Manganese Dioxide

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Manganese dioxide is a black, highly crystalline metallic substance with the chemical formula MnO2. It occurs naturally as the blue-black mineral pyrolusite.

The most common application for this chemical is as an oxidizer in dry cell alkaline batteries. It also functions as a depolarizer in lithium-ion battery cells. It is also a primary precursor to ferromanganese, an alloy of iron used in the manufacture of high-grade steels and castings.

When swallowed, manganese oxide can cause gastrointestinal irritation. Manganese toxicity can also lead to central nervous system effects, such as tremors and difficulty walking. Manganese exposure can also increase anemia by interfering with iron absorption.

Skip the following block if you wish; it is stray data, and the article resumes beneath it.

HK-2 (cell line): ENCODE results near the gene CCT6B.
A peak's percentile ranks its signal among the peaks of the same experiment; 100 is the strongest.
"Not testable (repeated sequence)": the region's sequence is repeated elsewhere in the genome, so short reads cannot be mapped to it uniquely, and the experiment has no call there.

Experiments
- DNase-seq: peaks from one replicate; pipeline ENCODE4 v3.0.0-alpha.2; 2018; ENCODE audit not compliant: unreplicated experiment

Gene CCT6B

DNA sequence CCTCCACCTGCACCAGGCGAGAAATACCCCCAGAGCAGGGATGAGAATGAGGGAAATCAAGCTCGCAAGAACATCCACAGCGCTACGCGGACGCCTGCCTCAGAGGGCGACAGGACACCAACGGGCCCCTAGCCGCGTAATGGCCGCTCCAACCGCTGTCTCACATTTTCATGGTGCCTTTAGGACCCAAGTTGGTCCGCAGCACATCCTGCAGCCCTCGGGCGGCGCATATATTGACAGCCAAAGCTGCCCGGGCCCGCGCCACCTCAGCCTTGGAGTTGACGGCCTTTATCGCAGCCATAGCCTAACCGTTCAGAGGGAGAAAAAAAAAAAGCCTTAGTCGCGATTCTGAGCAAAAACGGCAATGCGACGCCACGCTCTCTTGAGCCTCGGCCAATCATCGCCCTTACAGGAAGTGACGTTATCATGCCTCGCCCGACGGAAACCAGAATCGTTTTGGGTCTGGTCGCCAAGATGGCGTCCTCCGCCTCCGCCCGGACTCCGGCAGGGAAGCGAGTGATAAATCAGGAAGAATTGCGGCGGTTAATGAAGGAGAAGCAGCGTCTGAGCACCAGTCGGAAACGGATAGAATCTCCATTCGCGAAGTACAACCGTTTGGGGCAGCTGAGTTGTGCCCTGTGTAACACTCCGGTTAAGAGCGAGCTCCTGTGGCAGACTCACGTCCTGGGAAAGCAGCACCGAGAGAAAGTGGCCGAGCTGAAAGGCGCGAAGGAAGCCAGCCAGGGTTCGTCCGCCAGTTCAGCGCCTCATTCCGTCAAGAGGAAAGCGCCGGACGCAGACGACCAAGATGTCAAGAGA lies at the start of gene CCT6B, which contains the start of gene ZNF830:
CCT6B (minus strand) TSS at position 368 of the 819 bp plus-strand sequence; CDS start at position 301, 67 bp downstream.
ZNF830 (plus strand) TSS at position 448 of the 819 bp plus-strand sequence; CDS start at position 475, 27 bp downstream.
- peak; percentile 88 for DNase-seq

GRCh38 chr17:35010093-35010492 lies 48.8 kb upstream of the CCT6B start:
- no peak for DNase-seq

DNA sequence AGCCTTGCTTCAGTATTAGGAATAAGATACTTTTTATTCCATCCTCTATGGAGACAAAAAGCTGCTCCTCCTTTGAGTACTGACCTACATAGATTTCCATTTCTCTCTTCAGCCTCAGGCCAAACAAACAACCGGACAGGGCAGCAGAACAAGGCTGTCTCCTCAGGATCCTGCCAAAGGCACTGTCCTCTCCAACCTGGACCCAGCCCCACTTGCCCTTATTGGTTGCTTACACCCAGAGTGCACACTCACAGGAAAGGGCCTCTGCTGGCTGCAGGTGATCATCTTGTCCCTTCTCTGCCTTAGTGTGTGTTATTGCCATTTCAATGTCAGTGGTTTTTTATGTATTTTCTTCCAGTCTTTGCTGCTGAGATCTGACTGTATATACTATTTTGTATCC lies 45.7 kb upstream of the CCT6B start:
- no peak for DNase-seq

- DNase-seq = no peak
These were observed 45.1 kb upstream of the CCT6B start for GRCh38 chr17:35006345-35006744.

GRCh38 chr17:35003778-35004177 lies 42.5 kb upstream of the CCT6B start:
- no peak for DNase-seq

It is also used to make glass, as a colorant and as an oxidizer. It is a component in making faience, majolica, and porcelain. It can be precipitated from the sand of pyrolusite or made synthetically from other compounds such as manganese carbonate, manganese sulfide, and magnesium hydroxide. It is often used in electrotechnics, pigments, browning gun barrels, and as a drier for paints and varnishes, as well as in printing and dyeing textiles.

When discarded, manganese dioxide is classified as a hazardous waste under the Resource Conservation and Recovery Act (RCRA). Hazardous waste generators must consult state and local regulations for guidance on classification. It may be disposed of in an approved landfill or inert waste. The EPA recommends that this chemical is not empty into drains. Doing so may result in contamination of groundwater.